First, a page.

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Split House Panel OKs Bill for Family, Medical Leaves

May 14, 1987|Associated Press

WASHINGTON — A politically divided House panel approved a family and medical leave bill Wednesday, with some Democrats and Republicans saying they would work toward a compromise aimed at drawing broad support on the House floor.

The bill approved by the House labor-management relations subcommittee would require employers of 15 or more people to offer unpaid, job-protected leaves of up to 18 weeks to employees who have new, newly adopted or seriously ill children. Employees with serious medical problems themselves could take up to 26 weeks.

Subcommittee Chairman William L. Clay (D-Mo.) called the Family and Medical Leave Act "an important step in recognizing the new reality faced by families today." He said the relief it offers is reasonable and effective.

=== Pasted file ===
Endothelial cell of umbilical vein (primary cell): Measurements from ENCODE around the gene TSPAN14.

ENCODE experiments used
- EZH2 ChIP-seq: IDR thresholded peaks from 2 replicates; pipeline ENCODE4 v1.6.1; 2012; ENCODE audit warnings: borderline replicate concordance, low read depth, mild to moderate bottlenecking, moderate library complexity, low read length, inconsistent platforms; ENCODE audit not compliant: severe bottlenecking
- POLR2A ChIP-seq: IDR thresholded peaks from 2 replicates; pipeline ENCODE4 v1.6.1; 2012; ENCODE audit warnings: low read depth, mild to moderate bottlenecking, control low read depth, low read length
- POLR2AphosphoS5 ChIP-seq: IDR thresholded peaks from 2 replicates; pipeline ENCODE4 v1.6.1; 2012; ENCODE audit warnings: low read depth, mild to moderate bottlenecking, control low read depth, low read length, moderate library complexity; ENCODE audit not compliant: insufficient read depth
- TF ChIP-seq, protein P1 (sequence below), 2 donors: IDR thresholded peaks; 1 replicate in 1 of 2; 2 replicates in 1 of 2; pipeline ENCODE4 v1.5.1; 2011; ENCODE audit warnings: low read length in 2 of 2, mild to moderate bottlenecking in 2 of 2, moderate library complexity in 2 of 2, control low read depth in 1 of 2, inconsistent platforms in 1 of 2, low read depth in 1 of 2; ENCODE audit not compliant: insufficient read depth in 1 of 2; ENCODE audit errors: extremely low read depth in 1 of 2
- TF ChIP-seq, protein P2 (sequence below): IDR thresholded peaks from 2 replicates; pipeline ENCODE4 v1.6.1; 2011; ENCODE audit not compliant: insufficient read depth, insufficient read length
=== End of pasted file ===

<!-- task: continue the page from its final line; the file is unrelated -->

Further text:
Rejects Substitute

The measure was approved by voice vote, with Democrats voting for and Republicans against, after the subcommittee rejected a substitute proposed by Rep. Marge Roukema (R-N.J.). Among other things, it would have limited family leave to eight weeks and exempted companies with fewer than 50 employees.

Clay and Rep. James M. Jeffords (R-Vt.) said they would work for a compromise acceptable to Democrats and moderate Republicans. The result is likely to be a shorter leave time, exemptions for more companies and exemptions for key employees.

Supporters of the measure, including women's, labor, medical and religious groups, call it a much needed pro-family bill that would put the United States on a par with other industrialized nations having such policies.

Leading the fight against the bill is the U.S. Chamber of Commerce, which opposes mandated benefits on philosophical grounds and contends that a mandatory leave policy would create financial and other hardships for businesses trying to be competitive.

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